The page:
© Sergey Korovkin 84/cc-by-sa-4.0

Moscow Cathedral Mosque is the main mosque of Moscow. It is located on Olimpiysky Avenue, close to the Olympic Stadium in the centre of the city.   read more…

Routes of El legado andalusi/Al-Andalus

4 October 2019 | Author/Destination: | Rubric: Architecture, European Union, General, Living, Working, Building, Palaces, Castles, Manors, Parks, UNESCO World Heritage

© Morningstar1814/cc-by-sa-3.0

© Morningstar1814/cc-by-sa-3.0

In the 8th century, the Iberian Peninsula saw the arrival of Arabs and Berbers who mixed with the Roman-Visigoth inhabitants, engendering what was known as Al-Andalus. This successful medieval Muslim civilisation extended, at its peak, to most of what is today Spain and Portugal, until its downfall in the late 15th century.   read more…

Sheikh Zayed Grand Mosque in Abu Dhabi

1 July 2019 | Author/Destination: | Rubric: Architecture, General, House of the Month

Sheikh Zayed Mosque seen from the courtyard © Wikiemirati/cc-by-sa-4.0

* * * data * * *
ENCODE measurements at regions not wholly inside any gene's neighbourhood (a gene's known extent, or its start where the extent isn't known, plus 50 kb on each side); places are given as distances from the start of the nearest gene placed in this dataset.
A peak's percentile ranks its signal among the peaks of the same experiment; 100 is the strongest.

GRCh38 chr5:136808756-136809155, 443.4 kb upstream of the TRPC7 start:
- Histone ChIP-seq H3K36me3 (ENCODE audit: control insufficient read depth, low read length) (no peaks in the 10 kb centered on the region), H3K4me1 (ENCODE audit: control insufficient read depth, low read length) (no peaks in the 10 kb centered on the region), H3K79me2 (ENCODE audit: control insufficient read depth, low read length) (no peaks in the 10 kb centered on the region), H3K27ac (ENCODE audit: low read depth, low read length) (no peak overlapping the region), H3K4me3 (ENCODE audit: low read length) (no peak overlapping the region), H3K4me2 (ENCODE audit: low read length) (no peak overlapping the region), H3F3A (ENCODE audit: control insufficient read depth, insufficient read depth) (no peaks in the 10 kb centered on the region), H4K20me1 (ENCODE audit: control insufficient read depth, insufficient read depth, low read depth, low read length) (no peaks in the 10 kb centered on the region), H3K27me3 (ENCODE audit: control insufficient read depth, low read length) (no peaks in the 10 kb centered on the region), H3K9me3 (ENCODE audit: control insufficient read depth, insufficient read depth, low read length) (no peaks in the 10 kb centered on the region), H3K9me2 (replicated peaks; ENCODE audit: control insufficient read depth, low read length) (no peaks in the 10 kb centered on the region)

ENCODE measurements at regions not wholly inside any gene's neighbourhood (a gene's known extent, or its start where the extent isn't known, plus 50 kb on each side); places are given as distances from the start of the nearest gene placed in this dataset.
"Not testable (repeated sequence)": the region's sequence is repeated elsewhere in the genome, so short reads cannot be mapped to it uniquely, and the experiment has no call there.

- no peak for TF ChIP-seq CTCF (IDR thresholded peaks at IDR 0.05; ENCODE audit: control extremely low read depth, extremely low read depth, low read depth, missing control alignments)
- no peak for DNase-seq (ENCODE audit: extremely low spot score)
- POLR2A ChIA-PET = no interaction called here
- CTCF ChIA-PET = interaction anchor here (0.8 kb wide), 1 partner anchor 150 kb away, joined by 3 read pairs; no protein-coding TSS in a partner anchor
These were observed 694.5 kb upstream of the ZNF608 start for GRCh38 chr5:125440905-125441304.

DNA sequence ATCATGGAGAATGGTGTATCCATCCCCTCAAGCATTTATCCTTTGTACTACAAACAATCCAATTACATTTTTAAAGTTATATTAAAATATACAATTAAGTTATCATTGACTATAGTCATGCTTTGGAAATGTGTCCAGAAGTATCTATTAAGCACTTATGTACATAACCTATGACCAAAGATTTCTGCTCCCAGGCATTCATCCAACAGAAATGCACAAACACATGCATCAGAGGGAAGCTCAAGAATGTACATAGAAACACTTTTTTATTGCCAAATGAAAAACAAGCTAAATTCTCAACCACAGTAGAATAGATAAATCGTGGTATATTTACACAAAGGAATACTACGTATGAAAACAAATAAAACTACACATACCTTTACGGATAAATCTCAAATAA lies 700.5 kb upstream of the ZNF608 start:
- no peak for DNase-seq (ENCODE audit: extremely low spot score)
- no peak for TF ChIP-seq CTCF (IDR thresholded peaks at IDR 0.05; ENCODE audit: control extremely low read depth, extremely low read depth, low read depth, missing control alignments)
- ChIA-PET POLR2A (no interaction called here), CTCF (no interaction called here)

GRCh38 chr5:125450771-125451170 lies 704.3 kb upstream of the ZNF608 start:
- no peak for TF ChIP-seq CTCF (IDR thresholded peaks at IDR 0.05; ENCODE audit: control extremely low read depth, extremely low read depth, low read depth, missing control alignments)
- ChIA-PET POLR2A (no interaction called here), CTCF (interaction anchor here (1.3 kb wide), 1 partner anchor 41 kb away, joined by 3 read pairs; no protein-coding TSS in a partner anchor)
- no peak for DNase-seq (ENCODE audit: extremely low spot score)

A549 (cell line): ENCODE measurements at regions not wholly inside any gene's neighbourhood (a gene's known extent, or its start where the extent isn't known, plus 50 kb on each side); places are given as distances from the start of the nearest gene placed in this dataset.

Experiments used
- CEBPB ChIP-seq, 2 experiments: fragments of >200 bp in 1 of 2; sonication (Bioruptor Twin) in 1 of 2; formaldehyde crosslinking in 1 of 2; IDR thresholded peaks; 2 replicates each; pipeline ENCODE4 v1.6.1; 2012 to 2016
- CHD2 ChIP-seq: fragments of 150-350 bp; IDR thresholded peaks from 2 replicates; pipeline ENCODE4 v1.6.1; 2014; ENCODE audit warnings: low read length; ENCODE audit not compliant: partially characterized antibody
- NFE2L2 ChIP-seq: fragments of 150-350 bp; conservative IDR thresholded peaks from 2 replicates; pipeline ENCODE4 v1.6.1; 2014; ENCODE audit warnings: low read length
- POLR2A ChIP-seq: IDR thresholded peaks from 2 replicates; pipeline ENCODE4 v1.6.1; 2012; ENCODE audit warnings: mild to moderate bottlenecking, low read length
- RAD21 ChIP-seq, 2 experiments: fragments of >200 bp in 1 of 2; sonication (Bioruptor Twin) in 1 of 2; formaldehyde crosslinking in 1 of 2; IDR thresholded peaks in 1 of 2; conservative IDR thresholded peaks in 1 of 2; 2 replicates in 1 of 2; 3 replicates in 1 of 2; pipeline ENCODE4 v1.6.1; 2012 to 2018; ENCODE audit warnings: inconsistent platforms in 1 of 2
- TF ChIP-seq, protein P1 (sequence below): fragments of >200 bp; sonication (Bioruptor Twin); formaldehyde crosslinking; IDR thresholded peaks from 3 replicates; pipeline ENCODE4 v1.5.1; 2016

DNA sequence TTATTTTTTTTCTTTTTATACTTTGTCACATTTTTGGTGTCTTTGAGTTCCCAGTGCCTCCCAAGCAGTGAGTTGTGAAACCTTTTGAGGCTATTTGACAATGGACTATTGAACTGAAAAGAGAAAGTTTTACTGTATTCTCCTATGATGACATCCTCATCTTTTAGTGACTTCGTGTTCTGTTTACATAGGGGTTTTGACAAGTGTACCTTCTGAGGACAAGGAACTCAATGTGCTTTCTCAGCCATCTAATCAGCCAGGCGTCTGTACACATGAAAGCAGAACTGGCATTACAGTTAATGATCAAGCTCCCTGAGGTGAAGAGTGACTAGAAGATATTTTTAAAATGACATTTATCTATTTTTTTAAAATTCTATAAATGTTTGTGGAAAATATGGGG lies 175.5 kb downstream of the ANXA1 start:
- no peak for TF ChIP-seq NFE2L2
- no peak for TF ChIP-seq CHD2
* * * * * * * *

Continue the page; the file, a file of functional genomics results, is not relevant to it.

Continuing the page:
Sheikh Zayed Mosque seen from the courtyard © Wikiemirati/cc-by-sa-4.0

The Sheikh Zayed Grand Mosque is located in Abu Dhabi, the capital city of the United Arab Emirates. The largest mosque in the country, it is the key place of worship for daily prayers, Friday gathering and Eid prayers. During Eid, it may be visited by more than 41,000 people. The Grand Mosque was constructed between 1996 and 2007. It was designed by Syrian architect Yousef Abdelky. The building complex measures approximately 290 by 420 m (950 by 1,380 ft), covering an area of more than 12 hectares (30 acres), excluding exterior landscaping and vehicle parking. The main axis of the building is rotated about 11° south of true west, aligning it in the direction of the Kaaba in Mecca, Saudi Arabia.   read more…

Abraj Al Bait Towers in Mecca

10 July 2017 | Author/Destination: | Rubric: General

Abraj Al Bait Towers © King Eliot/cc-by-sa-3.0

Abraj Al Bait Towers © King Eliot/cc-by-sa-3.0